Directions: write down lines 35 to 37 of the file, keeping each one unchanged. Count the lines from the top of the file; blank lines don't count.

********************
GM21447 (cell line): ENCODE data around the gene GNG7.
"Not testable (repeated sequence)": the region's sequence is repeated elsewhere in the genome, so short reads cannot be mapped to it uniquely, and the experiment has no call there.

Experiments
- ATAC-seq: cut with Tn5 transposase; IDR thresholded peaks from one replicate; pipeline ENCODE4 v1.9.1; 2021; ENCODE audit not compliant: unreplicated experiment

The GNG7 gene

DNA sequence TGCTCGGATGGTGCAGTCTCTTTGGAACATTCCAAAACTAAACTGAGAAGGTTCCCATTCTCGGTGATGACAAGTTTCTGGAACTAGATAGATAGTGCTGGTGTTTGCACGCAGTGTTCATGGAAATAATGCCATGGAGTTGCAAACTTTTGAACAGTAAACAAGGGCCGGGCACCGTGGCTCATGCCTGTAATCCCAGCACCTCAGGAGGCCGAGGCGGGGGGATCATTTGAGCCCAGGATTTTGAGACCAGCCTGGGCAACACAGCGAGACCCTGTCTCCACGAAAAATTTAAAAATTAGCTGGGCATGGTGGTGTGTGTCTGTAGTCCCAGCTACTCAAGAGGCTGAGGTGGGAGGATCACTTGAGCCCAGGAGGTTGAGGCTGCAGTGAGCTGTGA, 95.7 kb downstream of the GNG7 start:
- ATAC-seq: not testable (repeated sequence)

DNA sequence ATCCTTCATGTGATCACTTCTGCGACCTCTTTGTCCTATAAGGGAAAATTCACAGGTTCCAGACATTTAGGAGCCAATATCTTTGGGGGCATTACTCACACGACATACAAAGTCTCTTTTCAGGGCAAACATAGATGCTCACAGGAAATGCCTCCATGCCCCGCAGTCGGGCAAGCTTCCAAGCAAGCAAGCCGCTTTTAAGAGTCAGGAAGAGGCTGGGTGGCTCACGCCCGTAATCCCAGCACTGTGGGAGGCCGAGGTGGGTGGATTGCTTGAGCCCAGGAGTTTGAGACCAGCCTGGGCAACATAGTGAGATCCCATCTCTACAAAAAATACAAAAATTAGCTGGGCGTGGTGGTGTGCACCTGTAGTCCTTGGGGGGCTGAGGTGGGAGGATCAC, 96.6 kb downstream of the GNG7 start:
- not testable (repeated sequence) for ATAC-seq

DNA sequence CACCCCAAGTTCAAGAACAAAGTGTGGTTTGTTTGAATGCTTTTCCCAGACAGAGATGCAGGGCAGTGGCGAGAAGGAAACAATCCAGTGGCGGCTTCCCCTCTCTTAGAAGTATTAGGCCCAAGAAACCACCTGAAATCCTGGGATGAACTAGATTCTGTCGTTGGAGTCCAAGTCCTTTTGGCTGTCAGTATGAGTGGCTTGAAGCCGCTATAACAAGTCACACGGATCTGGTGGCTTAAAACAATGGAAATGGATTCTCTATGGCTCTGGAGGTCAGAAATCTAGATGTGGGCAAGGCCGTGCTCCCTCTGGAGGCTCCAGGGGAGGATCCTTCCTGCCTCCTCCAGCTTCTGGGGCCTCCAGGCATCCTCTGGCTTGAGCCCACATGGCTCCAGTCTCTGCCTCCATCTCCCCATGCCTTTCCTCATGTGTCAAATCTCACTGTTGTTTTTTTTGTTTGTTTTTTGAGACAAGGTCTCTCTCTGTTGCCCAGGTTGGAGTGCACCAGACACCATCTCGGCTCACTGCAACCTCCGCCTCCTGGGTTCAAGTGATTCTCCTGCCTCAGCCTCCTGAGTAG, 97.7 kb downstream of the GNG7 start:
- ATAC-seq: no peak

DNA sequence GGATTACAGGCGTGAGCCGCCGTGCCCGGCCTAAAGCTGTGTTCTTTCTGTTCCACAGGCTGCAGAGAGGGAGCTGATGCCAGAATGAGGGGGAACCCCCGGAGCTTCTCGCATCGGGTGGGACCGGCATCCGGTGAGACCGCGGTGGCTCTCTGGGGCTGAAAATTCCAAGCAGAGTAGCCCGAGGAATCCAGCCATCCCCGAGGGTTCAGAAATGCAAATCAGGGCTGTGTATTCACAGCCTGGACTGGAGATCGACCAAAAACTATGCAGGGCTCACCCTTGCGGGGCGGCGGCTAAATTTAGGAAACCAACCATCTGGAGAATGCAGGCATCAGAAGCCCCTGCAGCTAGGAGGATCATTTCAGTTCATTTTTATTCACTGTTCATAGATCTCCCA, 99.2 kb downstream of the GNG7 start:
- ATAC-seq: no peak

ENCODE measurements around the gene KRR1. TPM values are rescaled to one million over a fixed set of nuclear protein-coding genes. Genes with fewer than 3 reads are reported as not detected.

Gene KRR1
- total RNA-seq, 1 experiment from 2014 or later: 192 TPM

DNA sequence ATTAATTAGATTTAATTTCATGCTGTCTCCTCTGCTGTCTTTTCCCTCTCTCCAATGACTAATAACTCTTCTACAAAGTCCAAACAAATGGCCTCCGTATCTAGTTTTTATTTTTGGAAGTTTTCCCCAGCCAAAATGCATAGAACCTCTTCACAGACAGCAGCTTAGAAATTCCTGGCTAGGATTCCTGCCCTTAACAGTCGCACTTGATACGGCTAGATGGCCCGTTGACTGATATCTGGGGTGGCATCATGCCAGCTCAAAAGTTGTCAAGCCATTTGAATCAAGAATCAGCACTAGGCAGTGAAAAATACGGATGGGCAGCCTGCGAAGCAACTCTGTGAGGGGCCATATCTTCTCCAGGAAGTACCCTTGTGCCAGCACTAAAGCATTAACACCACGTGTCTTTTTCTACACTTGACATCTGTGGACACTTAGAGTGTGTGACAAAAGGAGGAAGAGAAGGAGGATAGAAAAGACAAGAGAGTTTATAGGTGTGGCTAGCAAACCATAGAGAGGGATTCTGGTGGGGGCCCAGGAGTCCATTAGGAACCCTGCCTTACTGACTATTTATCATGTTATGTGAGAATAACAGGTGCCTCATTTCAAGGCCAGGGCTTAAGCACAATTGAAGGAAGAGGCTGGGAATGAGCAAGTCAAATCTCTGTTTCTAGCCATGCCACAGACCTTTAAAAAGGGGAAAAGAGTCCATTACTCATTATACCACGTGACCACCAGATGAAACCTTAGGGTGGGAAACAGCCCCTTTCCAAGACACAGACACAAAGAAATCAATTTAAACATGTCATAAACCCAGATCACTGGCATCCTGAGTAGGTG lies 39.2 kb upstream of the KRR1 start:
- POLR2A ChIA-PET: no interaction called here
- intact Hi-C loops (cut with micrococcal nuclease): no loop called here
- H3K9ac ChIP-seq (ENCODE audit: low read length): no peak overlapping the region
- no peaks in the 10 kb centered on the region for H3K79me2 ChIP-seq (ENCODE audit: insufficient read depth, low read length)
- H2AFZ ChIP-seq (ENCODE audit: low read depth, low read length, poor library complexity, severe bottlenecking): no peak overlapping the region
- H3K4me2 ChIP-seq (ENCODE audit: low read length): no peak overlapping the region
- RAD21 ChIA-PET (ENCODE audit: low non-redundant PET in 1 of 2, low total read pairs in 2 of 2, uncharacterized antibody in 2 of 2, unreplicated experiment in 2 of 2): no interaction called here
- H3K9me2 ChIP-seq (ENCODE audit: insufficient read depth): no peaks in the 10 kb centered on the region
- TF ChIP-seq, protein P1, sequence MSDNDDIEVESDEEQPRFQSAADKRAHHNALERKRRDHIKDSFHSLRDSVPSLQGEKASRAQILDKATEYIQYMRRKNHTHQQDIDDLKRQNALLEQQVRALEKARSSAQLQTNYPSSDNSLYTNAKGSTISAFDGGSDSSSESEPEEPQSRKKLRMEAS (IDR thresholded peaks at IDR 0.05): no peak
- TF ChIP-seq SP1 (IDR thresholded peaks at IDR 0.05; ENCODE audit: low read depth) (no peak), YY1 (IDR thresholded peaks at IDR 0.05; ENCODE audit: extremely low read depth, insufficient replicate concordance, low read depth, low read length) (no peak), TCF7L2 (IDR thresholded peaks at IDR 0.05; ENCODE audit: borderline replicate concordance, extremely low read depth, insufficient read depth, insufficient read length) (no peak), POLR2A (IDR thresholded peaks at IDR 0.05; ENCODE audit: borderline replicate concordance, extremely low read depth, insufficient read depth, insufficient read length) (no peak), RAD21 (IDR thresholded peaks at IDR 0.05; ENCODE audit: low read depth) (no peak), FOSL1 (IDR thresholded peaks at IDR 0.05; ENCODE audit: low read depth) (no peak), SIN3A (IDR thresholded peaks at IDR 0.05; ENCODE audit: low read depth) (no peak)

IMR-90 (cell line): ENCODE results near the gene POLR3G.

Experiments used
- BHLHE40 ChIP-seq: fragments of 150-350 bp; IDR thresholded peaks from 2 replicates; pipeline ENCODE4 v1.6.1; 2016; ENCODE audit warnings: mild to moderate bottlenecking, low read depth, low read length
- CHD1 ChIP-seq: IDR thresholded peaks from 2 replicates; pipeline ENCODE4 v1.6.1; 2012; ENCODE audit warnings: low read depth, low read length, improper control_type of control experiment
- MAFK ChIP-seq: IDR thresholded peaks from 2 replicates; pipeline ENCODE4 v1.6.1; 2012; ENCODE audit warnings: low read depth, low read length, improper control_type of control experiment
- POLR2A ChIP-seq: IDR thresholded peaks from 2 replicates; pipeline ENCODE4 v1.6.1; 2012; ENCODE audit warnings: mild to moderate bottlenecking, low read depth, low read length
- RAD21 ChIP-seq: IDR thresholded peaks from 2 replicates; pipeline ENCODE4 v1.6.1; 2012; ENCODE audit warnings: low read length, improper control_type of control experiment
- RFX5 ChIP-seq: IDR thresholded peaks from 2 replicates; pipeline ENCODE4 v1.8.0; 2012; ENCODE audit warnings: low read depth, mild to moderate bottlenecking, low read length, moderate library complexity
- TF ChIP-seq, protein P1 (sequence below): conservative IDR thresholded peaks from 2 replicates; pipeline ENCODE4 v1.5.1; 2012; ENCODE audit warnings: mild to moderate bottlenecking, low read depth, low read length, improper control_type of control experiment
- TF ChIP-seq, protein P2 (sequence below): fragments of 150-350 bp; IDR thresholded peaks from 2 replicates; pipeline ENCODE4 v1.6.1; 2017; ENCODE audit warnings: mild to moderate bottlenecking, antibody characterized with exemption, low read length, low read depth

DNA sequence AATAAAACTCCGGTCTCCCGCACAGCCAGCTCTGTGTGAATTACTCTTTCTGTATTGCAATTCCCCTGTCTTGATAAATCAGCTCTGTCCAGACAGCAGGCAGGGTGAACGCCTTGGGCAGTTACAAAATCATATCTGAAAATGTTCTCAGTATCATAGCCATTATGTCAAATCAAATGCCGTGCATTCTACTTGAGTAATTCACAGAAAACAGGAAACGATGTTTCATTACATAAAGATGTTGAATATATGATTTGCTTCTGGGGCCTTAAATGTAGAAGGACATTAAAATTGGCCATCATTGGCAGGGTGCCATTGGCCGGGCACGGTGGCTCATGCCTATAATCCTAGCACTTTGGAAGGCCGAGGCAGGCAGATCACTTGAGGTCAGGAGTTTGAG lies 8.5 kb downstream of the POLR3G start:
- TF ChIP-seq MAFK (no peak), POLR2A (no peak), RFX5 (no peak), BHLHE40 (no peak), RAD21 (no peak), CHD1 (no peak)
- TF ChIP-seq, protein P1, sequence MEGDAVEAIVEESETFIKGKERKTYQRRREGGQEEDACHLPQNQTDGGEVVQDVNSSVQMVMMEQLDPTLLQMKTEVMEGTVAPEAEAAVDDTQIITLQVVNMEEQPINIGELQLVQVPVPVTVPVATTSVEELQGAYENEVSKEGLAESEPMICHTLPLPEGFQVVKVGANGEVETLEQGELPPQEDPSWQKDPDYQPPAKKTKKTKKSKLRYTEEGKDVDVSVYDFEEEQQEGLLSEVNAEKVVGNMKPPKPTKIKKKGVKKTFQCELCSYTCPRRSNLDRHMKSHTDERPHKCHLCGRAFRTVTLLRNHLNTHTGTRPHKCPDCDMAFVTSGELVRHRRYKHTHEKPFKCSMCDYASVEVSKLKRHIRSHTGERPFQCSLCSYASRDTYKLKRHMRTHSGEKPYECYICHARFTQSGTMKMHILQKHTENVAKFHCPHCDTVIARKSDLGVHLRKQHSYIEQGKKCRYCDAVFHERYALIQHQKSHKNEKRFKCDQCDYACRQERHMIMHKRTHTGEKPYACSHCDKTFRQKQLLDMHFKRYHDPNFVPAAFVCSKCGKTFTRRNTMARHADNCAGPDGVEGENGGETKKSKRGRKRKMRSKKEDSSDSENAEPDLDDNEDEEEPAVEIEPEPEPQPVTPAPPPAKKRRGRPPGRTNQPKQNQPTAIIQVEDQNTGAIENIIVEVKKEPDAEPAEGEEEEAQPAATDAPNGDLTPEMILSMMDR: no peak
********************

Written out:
- RFX5 ChIP-seq: IDR thresholded peaks from 2 replicates; pipeline ENCODE4 v1.8.0; 2012; ENCODE audit warnings: low read depth, mild to moderate bottlenecking, low read length, moderate library complexity
- TF ChIP-seq, protein P1 (sequence below): conservative IDR thresholded peaks from 2 replicates; pipeline ENCODE4 v1.5.1; 2012; ENCODE audit warnings: mild to moderate bottlenecking, low read depth, low read length, improper control_type of control experiment
- TF ChIP-seq, protein P2 (sequence below): fragments of 150-350 bp; IDR thresholded peaks from 2 replicates; pipeline ENCODE4 v1.6.1; 2017; ENCODE audit warnings: mild to moderate bottlenecking, antibody characterized with exemption, low read length, low read depth